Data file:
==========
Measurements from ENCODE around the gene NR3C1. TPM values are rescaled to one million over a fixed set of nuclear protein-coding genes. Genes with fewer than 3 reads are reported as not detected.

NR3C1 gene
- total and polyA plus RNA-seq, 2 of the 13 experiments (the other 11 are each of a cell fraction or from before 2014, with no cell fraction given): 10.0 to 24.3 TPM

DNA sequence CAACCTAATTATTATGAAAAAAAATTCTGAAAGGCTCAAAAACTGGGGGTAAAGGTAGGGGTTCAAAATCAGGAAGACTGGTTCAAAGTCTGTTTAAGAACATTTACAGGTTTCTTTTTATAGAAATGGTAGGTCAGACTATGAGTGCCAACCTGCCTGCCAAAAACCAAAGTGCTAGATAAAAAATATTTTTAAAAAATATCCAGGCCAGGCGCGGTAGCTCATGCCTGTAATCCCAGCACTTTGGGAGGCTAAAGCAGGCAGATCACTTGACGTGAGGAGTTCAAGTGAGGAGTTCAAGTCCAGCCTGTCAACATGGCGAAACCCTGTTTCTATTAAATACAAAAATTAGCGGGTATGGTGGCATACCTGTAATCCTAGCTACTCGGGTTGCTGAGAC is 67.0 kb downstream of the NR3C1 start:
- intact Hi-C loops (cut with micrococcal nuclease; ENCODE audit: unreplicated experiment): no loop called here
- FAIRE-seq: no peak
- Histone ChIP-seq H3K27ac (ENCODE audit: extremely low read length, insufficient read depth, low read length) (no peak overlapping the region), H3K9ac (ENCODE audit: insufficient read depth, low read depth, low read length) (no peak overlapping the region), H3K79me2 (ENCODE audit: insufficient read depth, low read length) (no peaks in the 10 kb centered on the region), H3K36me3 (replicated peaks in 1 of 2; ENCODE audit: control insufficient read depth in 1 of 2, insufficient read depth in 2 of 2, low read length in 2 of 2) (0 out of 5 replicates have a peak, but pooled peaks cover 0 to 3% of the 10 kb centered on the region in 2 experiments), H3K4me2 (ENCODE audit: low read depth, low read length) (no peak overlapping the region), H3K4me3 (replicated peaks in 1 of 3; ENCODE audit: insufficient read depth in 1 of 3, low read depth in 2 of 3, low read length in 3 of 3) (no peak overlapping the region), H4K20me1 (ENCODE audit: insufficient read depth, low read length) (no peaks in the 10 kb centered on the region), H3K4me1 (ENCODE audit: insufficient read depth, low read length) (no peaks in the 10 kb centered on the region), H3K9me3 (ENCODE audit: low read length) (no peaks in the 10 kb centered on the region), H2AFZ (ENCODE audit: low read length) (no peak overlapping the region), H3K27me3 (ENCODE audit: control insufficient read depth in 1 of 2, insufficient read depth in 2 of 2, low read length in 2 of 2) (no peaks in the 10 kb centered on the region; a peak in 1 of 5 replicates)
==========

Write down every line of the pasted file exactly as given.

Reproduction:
Measurements from ENCODE around the gene NR3C1. TPM values are rescaled to one million over a fixed set of nuclear protein-coding genes. Genes with fewer than 3 reads are reported as not detected.

NR3C1 gene
- total and polyA plus RNA-seq, 2 of the 13 experiments (the other 11 are each of a cell fraction or from before 2014, with no cell fraction given): 10.0 to 24.3 TPM

DNA sequence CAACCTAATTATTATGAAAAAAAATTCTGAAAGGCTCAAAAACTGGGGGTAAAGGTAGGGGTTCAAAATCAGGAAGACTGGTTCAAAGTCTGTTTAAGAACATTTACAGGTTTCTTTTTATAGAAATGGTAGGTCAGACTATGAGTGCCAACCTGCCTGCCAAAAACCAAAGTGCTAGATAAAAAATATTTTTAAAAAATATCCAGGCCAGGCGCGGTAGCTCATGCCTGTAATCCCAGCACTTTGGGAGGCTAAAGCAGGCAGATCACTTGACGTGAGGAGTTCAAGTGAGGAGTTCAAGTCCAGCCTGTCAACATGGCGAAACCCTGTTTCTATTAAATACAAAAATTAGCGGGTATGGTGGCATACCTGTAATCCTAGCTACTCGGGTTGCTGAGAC is 67.0 kb downstream of the NR3C1 start:
- intact Hi-C loops (cut with micrococcal nuclease; ENCODE audit: unreplicated experiment): no loop called here
- FAIRE-seq: no peak
- Histone ChIP-seq H3K27ac (ENCODE audit: extremely low read length, insufficient read depth, low read length) (no peak overlapping the region), H3K9ac (ENCODE audit: insufficient read depth, low read depth, low read length) (no peak overlapping the region), H3K79me2 (ENCODE audit: insufficient read depth, low read length) (no peaks in the 10 kb centered on the region), H3K36me3 (replicated peaks in 1 of 2; ENCODE audit: control insufficient read depth in 1 of 2, insufficient read depth in 2 of 2, low read length in 2 of 2) (0 out of 5 replicates have a peak, but pooled peaks cover 0 to 3% of the 10 kb centered on the region in 2 experiments), H3K4me2 (ENCODE audit: low read depth, low read length) (no peak overlapping the region), H3K4me3 (replicated peaks in 1 of 3; ENCODE audit: insufficient read depth in 1 of 3, low read depth in 2 of 3, low read length in 3 of 3) (no peak overlapping the region), H4K20me1 (ENCODE audit: insufficient read depth, low read length) (no peaks in the 10 kb centered on the region), H3K4me1 (ENCODE audit: insufficient read depth, low read length) (no peaks in the 10 kb centered on the region), H3K9me3 (ENCODE audit: low read length) (no peaks in the 10 kb centered on the region), H2AFZ (ENCODE audit: low read length) (no peak overlapping the region), H3K27me3 (ENCODE audit: control insufficient read depth in 1 of 2, insufficient read depth in 2 of 2, low read length in 2 of 2) (no peaks in the 10 kb centered on the region; a peak in 1 of 5 replicates)